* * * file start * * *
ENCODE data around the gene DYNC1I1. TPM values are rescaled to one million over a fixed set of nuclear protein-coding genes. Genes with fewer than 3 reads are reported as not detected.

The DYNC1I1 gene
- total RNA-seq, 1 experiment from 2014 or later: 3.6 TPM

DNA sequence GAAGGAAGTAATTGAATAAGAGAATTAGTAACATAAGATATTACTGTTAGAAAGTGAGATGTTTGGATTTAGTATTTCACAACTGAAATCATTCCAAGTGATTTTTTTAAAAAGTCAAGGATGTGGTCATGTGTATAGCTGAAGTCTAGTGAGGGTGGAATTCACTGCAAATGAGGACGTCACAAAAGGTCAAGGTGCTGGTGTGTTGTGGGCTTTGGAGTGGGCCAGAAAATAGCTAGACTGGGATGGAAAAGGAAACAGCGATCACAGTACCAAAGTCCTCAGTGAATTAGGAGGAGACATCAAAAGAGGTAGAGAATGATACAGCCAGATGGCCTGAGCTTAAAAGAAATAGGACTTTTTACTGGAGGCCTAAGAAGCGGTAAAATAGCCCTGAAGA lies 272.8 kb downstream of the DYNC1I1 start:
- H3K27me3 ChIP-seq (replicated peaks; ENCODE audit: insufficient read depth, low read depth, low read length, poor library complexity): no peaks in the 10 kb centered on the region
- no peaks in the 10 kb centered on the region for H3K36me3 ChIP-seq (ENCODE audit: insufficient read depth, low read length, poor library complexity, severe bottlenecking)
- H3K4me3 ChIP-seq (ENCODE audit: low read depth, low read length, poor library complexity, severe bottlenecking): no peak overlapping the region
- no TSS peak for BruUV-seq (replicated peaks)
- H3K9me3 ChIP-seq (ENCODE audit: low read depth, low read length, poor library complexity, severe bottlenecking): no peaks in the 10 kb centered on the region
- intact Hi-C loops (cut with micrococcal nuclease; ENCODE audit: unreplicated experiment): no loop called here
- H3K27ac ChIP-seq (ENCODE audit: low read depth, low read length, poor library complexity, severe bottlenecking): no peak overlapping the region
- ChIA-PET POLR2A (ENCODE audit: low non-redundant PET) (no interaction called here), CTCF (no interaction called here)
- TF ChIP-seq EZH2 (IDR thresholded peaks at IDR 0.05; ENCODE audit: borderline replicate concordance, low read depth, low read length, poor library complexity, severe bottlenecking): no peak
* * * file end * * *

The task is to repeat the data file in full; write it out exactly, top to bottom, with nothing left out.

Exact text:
ENCODE data around the gene DYNC1I1. TPM values are rescaled to one million over a fixed set of nuclear protein-coding genes. Genes with fewer than 3 reads are reported as not detected.

The DYNC1I1 gene
- total RNA-seq, 1 experiment from 2014 or later: 3.6 TPM

DNA sequence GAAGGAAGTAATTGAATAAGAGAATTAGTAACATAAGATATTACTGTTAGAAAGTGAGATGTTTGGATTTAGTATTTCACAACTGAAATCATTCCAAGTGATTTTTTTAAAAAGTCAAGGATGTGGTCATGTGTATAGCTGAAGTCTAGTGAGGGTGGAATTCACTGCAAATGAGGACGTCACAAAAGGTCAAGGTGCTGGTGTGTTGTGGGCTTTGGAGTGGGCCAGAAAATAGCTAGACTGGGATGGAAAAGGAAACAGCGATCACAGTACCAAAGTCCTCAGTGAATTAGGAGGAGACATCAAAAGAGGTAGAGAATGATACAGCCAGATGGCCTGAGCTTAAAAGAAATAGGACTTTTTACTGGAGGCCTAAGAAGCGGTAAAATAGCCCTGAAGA lies 272.8 kb downstream of the DYNC1I1 start:
- H3K27me3 ChIP-seq (replicated peaks; ENCODE audit: insufficient read depth, low read depth, low read length, poor library complexity): no peaks in the 10 kb centered on the region
- no peaks in the 10 kb centered on the region for H3K36me3 ChIP-seq (ENCODE audit: insufficient read depth, low read length, poor library complexity, severe bottlenecking)
- H3K4me3 ChIP-seq (ENCODE audit: low read depth, low read length, poor library complexity, severe bottlenecking): no peak overlapping the region
- no TSS peak for BruUV-seq (replicated peaks)
- H3K9me3 ChIP-seq (ENCODE audit: low read depth, low read length, poor library complexity, severe bottlenecking): no peaks in the 10 kb centered on the region
- intact Hi-C loops (cut with micrococcal nuclease; ENCODE audit: unreplicated experiment): no loop called here
- H3K27ac ChIP-seq (ENCODE audit: low read depth, low read length, poor library complexity, severe bottlenecking): no peak overlapping the region
- ChIA-PET POLR2A (ENCODE audit: low non-redundant PET) (no interaction called here), CTCF (no interaction called here)
- TF ChIP-seq EZH2 (IDR thresholded peaks at IDR 0.05; ENCODE audit: borderline replicate concordance, low read depth, low read length, poor library complexity, severe bottlenecking): no peak